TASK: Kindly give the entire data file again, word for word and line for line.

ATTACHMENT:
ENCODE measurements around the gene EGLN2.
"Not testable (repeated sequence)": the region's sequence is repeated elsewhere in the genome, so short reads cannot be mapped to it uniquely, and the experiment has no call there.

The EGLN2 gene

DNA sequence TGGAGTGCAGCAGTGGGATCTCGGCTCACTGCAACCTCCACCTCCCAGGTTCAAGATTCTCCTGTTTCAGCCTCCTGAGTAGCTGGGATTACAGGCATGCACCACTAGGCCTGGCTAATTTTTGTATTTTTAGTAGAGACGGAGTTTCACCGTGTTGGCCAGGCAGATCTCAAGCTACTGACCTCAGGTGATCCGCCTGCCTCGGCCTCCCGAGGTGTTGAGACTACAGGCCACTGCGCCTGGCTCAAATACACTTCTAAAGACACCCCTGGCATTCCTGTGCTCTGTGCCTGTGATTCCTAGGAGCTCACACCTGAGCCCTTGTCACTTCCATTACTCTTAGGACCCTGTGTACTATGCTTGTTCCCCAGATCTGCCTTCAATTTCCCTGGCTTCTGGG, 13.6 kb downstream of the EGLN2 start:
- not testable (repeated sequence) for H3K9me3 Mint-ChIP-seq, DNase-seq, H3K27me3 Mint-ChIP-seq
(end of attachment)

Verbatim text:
ENCODE measurements around the gene EGLN2.
"Not testable (repeated sequence)": the region's sequence is repeated elsewhere in the genome, so short reads cannot be mapped to it uniquely, and the experiment has no call there.

The EGLN2 gene

DNA sequence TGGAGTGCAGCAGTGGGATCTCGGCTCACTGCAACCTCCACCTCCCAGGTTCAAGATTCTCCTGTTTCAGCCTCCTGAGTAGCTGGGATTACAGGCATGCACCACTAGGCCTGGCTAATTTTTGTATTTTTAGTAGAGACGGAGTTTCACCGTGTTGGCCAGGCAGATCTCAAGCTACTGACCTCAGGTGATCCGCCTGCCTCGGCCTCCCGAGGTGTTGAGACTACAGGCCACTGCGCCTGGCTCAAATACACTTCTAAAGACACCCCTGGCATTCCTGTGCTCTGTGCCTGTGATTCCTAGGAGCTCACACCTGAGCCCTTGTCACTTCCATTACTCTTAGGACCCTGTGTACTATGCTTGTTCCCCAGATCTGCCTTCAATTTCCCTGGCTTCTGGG, 13.6 kb downstream of the EGLN2 start:
- not testable (repeated sequence) for H3K9me3 Mint-ChIP-seq, DNase-seq, H3K27me3 Mint-ChIP-seq